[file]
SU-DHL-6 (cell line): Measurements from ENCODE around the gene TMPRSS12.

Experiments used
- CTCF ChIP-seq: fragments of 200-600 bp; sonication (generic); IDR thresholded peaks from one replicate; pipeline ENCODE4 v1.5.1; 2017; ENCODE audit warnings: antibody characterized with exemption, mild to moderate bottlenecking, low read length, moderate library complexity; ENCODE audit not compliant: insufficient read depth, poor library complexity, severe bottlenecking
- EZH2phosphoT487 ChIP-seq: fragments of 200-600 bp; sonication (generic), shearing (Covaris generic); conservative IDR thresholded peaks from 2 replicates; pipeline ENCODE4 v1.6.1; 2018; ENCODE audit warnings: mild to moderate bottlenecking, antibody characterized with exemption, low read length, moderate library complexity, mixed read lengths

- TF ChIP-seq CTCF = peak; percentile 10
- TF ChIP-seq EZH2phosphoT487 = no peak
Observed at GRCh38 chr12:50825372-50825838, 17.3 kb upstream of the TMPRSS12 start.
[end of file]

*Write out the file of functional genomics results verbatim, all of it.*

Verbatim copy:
SU-DHL-6 (cell line): Measurements from ENCODE around the gene TMPRSS12.

Experiments used
- CTCF ChIP-seq: fragments of 200-600 bp; sonication (generic); IDR thresholded peaks from one replicate; pipeline ENCODE4 v1.5.1; 2017; ENCODE audit warnings: antibody characterized with exemption, mild to moderate bottlenecking, low read length, moderate library complexity; ENCODE audit not compliant: insufficient read depth, poor library complexity, severe bottlenecking
- EZH2phosphoT487 ChIP-seq: fragments of 200-600 bp; sonication (generic), shearing (Covaris generic); conservative IDR thresholded peaks from 2 replicates; pipeline ENCODE4 v1.6.1; 2018; ENCODE audit warnings: mild to moderate bottlenecking, antibody characterized with exemption, low read length, moderate library complexity, mixed read lengths

- TF ChIP-seq CTCF = peak; percentile 10
- TF ChIP-seq EZH2phosphoT487 = no peak
Observed at GRCh38 chr12:50825372-50825838, 17.3 kb upstream of the TMPRSS12 start.